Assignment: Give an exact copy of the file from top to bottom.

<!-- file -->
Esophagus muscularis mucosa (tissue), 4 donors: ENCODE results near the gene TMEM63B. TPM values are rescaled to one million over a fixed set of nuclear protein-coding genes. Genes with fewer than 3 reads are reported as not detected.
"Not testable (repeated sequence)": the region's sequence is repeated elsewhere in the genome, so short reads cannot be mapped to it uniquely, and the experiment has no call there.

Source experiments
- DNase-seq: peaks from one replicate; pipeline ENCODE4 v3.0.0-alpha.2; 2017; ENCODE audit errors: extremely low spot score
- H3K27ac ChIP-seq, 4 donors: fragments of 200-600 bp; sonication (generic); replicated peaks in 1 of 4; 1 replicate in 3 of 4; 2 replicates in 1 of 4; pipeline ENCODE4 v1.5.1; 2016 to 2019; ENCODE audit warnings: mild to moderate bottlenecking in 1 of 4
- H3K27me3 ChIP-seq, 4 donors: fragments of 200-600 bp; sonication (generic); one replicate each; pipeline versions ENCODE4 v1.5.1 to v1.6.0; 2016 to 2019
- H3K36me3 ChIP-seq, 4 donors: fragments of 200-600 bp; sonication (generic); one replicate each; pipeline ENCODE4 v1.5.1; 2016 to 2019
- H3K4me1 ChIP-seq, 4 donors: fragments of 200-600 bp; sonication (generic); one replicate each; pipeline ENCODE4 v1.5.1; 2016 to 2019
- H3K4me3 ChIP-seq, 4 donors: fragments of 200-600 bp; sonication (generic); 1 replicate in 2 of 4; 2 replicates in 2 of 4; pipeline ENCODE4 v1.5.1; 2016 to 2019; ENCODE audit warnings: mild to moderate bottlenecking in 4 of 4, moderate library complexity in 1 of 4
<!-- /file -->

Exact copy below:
Esophagus muscularis mucosa (tissue), 4 donors: ENCODE results near the gene TMEM63B. TPM values are rescaled to one million over a fixed set of nuclear protein-coding genes. Genes with fewer than 3 reads are reported as not detected.
"Not testable (repeated sequence)": the region's sequence is repeated elsewhere in the genome, so short reads cannot be mapped to it uniquely, and the experiment has no call there.

Source experiments
- DNase-seq: peaks from one replicate; pipeline ENCODE4 v3.0.0-alpha.2; 2017; ENCODE audit errors: extremely low spot score
- H3K27ac ChIP-seq, 4 donors: fragments of 200-600 bp; sonication (generic); replicated peaks in 1 of 4; 1 replicate in 3 of 4; 2 replicates in 1 of 4; pipeline ENCODE4 v1.5.1; 2016 to 2019; ENCODE audit warnings: mild to moderate bottlenecking in 1 of 4
- H3K27me3 ChIP-seq, 4 donors: fragments of 200-600 bp; sonication (generic); one replicate each; pipeline versions ENCODE4 v1.5.1 to v1.6.0; 2016 to 2019
- H3K36me3 ChIP-seq, 4 donors: fragments of 200-600 bp; sonication (generic); one replicate each; pipeline ENCODE4 v1.5.1; 2016 to 2019
- H3K4me1 ChIP-seq, 4 donors: fragments of 200-600 bp; sonication (generic); one replicate each; pipeline ENCODE4 v1.5.1; 2016 to 2019
- H3K4me3 ChIP-seq, 4 donors: fragments of 200-600 bp; sonication (generic); 1 replicate in 2 of 4; 2 replicates in 2 of 4; pipeline ENCODE4 v1.5.1; 2016 to 2019; ENCODE audit warnings: mild to moderate bottlenecking in 4 of 4, moderate library complexity in 1 of 4